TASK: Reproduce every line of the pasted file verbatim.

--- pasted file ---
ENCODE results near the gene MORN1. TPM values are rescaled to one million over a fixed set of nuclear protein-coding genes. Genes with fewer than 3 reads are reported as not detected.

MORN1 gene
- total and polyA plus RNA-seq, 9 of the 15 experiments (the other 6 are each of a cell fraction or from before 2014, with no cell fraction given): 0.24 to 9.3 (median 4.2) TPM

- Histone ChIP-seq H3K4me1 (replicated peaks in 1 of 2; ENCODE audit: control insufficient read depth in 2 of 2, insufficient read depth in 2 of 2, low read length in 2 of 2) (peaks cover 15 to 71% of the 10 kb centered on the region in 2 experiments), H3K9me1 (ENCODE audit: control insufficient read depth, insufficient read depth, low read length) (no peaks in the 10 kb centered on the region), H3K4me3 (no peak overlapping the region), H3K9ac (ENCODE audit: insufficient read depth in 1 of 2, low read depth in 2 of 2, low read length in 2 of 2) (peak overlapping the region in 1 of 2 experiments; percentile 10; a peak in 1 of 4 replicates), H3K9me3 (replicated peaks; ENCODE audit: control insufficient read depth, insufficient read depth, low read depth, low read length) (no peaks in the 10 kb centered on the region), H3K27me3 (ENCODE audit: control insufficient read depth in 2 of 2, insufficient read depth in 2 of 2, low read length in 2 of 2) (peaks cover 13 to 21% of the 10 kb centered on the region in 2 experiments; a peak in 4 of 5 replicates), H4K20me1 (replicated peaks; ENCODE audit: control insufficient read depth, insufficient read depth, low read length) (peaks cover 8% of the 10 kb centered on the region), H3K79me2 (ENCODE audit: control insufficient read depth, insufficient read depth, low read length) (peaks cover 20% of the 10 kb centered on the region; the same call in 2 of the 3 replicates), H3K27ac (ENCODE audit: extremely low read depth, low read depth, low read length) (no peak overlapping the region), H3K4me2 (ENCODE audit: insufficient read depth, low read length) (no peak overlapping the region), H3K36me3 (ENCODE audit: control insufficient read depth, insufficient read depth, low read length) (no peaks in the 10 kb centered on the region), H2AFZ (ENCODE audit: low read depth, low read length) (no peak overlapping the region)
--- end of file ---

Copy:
ENCODE results near the gene MORN1. TPM values are rescaled to one million over a fixed set of nuclear protein-coding genes. Genes with fewer than 3 reads are reported as not detected.

MORN1 gene
- total and polyA plus RNA-seq, 9 of the 15 experiments (the other 6 are each of a cell fraction or from before 2014, with no cell fraction given): 0.24 to 9.3 (median 4.2) TPM

- Histone ChIP-seq H3K4me1 (replicated peaks in 1 of 2; ENCODE audit: control insufficient read depth in 2 of 2, insufficient read depth in 2 of 2, low read length in 2 of 2) (peaks cover 15 to 71% of the 10 kb centered on the region in 2 experiments), H3K9me1 (ENCODE audit: control insufficient read depth, insufficient read depth, low read length) (no peaks in the 10 kb centered on the region), H3K4me3 (no peak overlapping the region), H3K9ac (ENCODE audit: insufficient read depth in 1 of 2, low read depth in 2 of 2, low read length in 2 of 2) (peak overlapping the region in 1 of 2 experiments; percentile 10; a peak in 1 of 4 replicates), H3K9me3 (replicated peaks; ENCODE audit: control insufficient read depth, insufficient read depth, low read depth, low read length) (no peaks in the 10 kb centered on the region), H3K27me3 (ENCODE audit: control insufficient read depth in 2 of 2, insufficient read depth in 2 of 2, low read length in 2 of 2) (peaks cover 13 to 21% of the 10 kb centered on the region in 2 experiments; a peak in 4 of 5 replicates), H4K20me1 (replicated peaks; ENCODE audit: control insufficient read depth, insufficient read depth, low read length) (peaks cover 8% of the 10 kb centered on the region), H3K79me2 (ENCODE audit: control insufficient read depth, insufficient read depth, low read length) (peaks cover 20% of the 10 kb centered on the region; the same call in 2 of the 3 replicates), H3K27ac (ENCODE audit: extremely low read depth, low read depth, low read length) (no peak overlapping the region), H3K4me2 (ENCODE audit: insufficient read depth, low read length) (no peak overlapping the region), H3K36me3 (ENCODE audit: control insufficient read depth, insufficient read depth, low read length) (no peaks in the 10 kb centered on the region), H2AFZ (ENCODE audit: low read depth, low read length) (no peak overlapping the region)